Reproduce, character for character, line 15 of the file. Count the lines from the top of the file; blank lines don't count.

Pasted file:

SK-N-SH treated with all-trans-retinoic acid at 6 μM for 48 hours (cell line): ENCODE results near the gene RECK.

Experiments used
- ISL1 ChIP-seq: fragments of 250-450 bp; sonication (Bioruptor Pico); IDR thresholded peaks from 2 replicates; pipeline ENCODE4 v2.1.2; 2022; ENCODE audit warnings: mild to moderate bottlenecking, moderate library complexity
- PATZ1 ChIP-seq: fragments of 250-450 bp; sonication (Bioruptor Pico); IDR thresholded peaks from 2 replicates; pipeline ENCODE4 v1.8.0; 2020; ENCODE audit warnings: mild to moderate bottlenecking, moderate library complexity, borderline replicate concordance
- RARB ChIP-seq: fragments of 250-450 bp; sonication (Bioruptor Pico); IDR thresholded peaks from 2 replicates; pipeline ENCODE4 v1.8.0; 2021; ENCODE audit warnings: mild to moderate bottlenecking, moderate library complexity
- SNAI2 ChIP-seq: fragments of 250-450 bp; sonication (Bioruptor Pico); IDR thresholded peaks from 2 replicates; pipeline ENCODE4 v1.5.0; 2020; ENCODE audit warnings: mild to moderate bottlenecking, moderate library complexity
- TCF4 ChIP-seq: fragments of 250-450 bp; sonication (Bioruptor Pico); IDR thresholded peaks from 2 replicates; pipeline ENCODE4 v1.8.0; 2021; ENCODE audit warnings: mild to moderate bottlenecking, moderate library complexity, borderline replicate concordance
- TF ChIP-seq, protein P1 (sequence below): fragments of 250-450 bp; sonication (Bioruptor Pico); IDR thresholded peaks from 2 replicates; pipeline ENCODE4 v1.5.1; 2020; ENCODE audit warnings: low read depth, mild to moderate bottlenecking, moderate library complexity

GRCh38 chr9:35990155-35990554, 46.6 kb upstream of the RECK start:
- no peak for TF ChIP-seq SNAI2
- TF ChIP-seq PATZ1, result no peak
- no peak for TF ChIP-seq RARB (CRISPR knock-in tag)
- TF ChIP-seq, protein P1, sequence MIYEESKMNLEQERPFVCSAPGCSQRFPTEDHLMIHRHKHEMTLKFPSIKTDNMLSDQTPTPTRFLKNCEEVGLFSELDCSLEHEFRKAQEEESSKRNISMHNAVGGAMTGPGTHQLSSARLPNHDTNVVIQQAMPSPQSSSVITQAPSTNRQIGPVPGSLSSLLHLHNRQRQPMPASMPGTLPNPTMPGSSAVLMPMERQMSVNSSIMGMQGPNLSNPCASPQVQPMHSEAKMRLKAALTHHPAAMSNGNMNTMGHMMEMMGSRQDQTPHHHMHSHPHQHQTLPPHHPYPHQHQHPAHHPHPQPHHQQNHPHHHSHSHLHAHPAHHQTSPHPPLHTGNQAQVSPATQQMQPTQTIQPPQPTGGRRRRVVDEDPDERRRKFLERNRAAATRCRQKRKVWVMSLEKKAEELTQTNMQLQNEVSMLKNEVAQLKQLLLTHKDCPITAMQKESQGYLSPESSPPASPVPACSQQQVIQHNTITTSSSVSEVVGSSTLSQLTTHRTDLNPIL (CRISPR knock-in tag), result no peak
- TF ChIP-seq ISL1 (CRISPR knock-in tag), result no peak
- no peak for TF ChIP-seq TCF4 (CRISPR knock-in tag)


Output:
- no peak for TF ChIP-seq TCF4 (CRISPR knock-in tag)